In an alternative embodiment, as seen in FIG. 7, the steps 58 can be pivoted to the stringers 70 via threaded mechanical fasteners such as hex head bolts 90. In this embodiment, internally threaded members 91 are secured to the bottom surfaces 60 of the tread panels 64, similar to the channels 76 described above. The bolts 90 are installed through the apertures 80 in the stringers 70 from the outboard side to the inboard side (or interior 71) and threadably engaged with the members 91 to pivotally mount the steps 58 on the stringers 70. It is preferred that the bolts 90 be limited in axial movement within the members 91 to prevent binding against the stringers 70. One means of preventing binding is to have blind bottoms in the internally threaded bores of the members 91. The blind bottoms limit axial movement of the bolts 90 preventing their binding against the stringers 70 when tightened. Another means of preventing binding is to have the non-threaded sections of the bolts 90 sufficiently long that when the non-threaded portion engages the members 91 further axial movement is limited, preventing the bolts from binding against the stringers 70. By tightening the bolts 90 against the blind bottoms or the non-threaded portion, the bolts are frictionally retained to prevent loosening.

As best seen in FIGS. 3, 5, the stairway 24 includes a pair of spaced apart handrails, each designated generally as 94. The handrails 94 are mounted for pivotal movement with the steps 58 relative to the stringers 70. As shown, each handrail 94 comprises a series of generally vertical posts 96 removably mounted on brackets 97 which are secured to the steps 58 inboard of and adjacent opposite ends 63L, 63R thereof. The brackets 97 are affixed, as by welding, to the tread panels 64 and extend outward or forward from the front edges 61 of the tread panels. The brackets 97 include tubular sockets 98 with upwardly opening generally vertical bores 95. The posts 96 have lower ends retained in the sockets 98 with T-handled set screws 99. The sockets 98 and posts 96 are positioned forward of the front edges 61 of the steps 58. By being positioned forward of the front edges 61, the posts 96 do not interfere with step movement even when the angle of inclination of the stairway 24 is vertical (FIG. 4). Further, the posts 96 are rigidly mounted on the steps 58 and are generally perpendicular to the top surfaces 59 whereby the posts 96 remain generally vertical regardless of the angle of inclination of the stringers 70. Each handrail 94 includes a hand bar or railing 100 pivotally mounted on the posts 96 by means of generally horizontal pivots 101 (FIG. 8), such as bolts and nuts. Preferably the hand bars 100 are positioned adjacent upper ends of respective posts 96. If desired, the hand bars 100 may be removed when the stairway 24 is in a generally vertical orientation allowing a stairway user to grasp the posts 96 while climbing the stairway, much like a ladder. The pivots 101 and post mountings to the steps are preferably of a knock down type to permit easy assembly and disassembly of the stairway in a mine 10.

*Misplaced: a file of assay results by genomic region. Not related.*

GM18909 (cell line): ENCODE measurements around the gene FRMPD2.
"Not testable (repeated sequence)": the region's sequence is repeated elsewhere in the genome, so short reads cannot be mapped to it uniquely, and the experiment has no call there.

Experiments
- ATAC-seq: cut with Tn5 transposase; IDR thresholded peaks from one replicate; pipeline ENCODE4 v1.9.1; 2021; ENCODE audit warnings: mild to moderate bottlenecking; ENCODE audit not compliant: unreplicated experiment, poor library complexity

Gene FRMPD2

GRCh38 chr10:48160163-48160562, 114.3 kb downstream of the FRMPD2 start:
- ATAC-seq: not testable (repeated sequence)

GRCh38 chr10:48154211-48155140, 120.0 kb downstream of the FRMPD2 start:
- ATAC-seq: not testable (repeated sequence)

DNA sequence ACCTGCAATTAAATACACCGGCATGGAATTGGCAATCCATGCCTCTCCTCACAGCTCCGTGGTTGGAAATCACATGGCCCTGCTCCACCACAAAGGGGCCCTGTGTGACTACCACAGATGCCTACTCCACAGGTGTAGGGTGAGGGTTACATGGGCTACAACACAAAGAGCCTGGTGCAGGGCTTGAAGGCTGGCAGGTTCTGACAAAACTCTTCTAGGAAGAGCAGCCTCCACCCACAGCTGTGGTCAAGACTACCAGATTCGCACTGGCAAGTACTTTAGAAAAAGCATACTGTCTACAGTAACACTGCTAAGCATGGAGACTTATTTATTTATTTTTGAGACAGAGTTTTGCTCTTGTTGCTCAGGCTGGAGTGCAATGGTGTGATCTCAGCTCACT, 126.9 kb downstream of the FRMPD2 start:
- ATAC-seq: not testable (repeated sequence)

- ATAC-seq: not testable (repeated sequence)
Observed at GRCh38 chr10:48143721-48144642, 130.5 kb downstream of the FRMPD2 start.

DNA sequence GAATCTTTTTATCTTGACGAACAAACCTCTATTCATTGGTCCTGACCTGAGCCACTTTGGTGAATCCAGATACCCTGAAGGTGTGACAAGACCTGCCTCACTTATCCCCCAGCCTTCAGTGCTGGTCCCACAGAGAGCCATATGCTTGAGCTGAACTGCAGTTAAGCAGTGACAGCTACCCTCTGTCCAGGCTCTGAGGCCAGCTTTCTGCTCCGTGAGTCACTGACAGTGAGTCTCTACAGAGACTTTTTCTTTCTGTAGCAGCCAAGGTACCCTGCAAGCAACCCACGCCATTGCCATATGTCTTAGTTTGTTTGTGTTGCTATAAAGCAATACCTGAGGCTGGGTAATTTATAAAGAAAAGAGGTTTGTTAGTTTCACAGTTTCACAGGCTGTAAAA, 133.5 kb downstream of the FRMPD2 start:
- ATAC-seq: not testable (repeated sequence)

An alternate mount for the posts 96 is shown in FIG. 9. This post mount may be used when the stairway 24 will not be used in a vertical or near vertical orientation. Sockets 102 are secured to the steps 58, as by welding, and can be positioned on the tread panels 64 at locations similar to sockets 98, except they are not forward of the front edges 61. The sockets 102 have generally vertical post receiving bores 103 that are generally perpendicular to the top surfaces 59. The posts 96 are retained in the sockets 102 by T-handled set screws 99. It is desired to be able to use the stairway 24 at a variety of angles of inclination as measured from horizontal preferably in the range of about 30 to about 90 (generally vertical). It is envisioned, that the stairway could also be used at angles of inclination from generally vertical to generally horizontal. By having the width of the steps from front to back appropriately sized to prevent interference therebetween, and by having the back flange 66 downturned instead of upturned to eliminate a tripping hazard, the tread section 51 could be positioned where the stringers 70 are close to horizontal. The steps 58 would then form a substantially continuous ramp. A generally vertical orientation is seen in FIG. 4. The above described handrails 94 are constructed so as to not interfere with movement of the stringers 70 to the desired angle of inclination. Further, the hand rails 94 are mounted inboard of the stringers 70 in the interior 71 to help reduce the possibility of a miner or other personnel from inadvertently stepping on the top stringers 70 and slipping or losing balance.